Inspiring Women 2 Women Talks Lavinia Iancu
Imagine you are a social worker and the man who’s standing in front of you has just told you his family’s story traveling through Syria, Libya or Sudan, facing war, sexual abuses, and even murder. Imagine this man has lost his mother and the loved ones on their way to Europe, making their hostile journey with the hope of a better life.
Now imagine your mom calls you during this conversation you have with this man. You don’t pick up the phone. Your mom insists and, finally, you decide to answer and the first thing you hear is her crying out loud, telling you that your dog has just died. You burst into tears. But then would you tell the man in front of you about your loss or not?
Monia, one of the social workers who is taking care of the refugees in Sicily, has had the power not to.
Her story has taught me so much on the strengths and powers women have and how much love they can spread.
Her story has taught me so much on reconsidering my personal sorrows and even made me ashamed of the so-called 1stworld problems that I sometimes face.
Is it a drama if I have no phone battery?
Is it a drama if I can’t find the WI-FI password?
Is it a drama if I can’t afford the last iPhone released?
Or is it a drama if … (insert whatever reason you may feel sad about)?
Probably not! If you have some empathy in front of the refugees’ fears, war tensions, murders witnessing, long time starving or diseases, while waiting for Europe to open its doors to receive them.
During 4 days in Portugal, I have heard so many inspiring stories that gave me hope, so I totally reconsidered my life.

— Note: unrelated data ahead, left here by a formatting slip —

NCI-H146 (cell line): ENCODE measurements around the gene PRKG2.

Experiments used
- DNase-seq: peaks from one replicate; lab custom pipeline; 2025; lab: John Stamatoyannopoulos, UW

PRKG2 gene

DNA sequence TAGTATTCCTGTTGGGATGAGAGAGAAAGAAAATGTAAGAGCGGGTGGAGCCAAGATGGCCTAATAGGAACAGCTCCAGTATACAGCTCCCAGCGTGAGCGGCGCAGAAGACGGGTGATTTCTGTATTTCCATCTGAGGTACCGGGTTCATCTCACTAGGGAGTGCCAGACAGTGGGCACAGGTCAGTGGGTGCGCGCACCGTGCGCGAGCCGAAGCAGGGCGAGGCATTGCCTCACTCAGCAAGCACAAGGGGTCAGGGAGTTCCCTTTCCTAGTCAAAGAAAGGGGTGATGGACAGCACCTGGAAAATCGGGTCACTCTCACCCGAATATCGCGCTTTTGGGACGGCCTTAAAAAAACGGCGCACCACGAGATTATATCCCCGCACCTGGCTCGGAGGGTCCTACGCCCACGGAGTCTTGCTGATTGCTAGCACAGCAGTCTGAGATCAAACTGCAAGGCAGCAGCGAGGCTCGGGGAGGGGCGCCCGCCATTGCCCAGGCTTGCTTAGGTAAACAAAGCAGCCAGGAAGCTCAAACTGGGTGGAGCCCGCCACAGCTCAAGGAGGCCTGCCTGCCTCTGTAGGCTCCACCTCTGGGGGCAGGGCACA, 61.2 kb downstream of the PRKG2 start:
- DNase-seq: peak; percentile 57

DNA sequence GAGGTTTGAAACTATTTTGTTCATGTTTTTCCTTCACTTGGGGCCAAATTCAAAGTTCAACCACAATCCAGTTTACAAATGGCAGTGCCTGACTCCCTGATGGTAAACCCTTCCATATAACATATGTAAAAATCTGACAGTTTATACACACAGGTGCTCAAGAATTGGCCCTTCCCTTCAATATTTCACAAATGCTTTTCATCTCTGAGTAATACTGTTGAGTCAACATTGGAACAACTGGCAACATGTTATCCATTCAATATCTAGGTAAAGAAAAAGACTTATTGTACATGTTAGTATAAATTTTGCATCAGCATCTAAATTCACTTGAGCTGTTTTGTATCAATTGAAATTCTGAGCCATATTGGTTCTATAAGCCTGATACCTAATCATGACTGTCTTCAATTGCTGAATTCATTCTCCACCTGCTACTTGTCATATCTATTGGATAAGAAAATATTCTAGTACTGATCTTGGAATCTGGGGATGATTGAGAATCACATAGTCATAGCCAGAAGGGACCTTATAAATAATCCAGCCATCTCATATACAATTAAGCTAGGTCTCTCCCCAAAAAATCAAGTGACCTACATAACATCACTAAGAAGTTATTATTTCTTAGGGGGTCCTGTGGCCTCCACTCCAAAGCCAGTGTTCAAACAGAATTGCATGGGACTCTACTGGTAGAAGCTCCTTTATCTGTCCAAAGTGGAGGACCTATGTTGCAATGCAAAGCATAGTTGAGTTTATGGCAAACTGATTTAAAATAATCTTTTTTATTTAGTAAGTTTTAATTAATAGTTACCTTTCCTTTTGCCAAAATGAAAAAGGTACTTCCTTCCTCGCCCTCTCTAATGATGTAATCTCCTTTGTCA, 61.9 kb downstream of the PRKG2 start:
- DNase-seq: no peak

Monia, Amira, Alma and other good-hearted women from Sweden, Netherlands, Italy, Ireland, France, Portugal, Austria dedicate their time and energy to help refugees or other migrants across Europe, by providing them with shelters and information, from documents to basic language skills and information on their rights, to get integrated into their new communities.
For me, it’s been a week full of kindness, intercultural experiences – from self-cooked meals to music – and, most importantly, I take home the hope that the world would be a better place if women get more involved in the decision-making processes than simply mitigating the consequences of the world political decisions.
In the end, I will let with you what Alma (Muslim woman living in Sweeden) has said:
We go to school, we grow, we take care of our brothers and sisters,
We get married, we take care of our husband,
We give birth, we take care of our children,
But when do we take care of ourselves?
I believe this is the most important lesson that I have learned during these days in Portugal for the WOMEN 2 WOMEN project. Take good care of yourself to be able to help others – either family, neighbors or even refugees – and then you can start changing the world!
Thank you SOCIAL DOers for this wonderful experience and all the participants who do amazing things!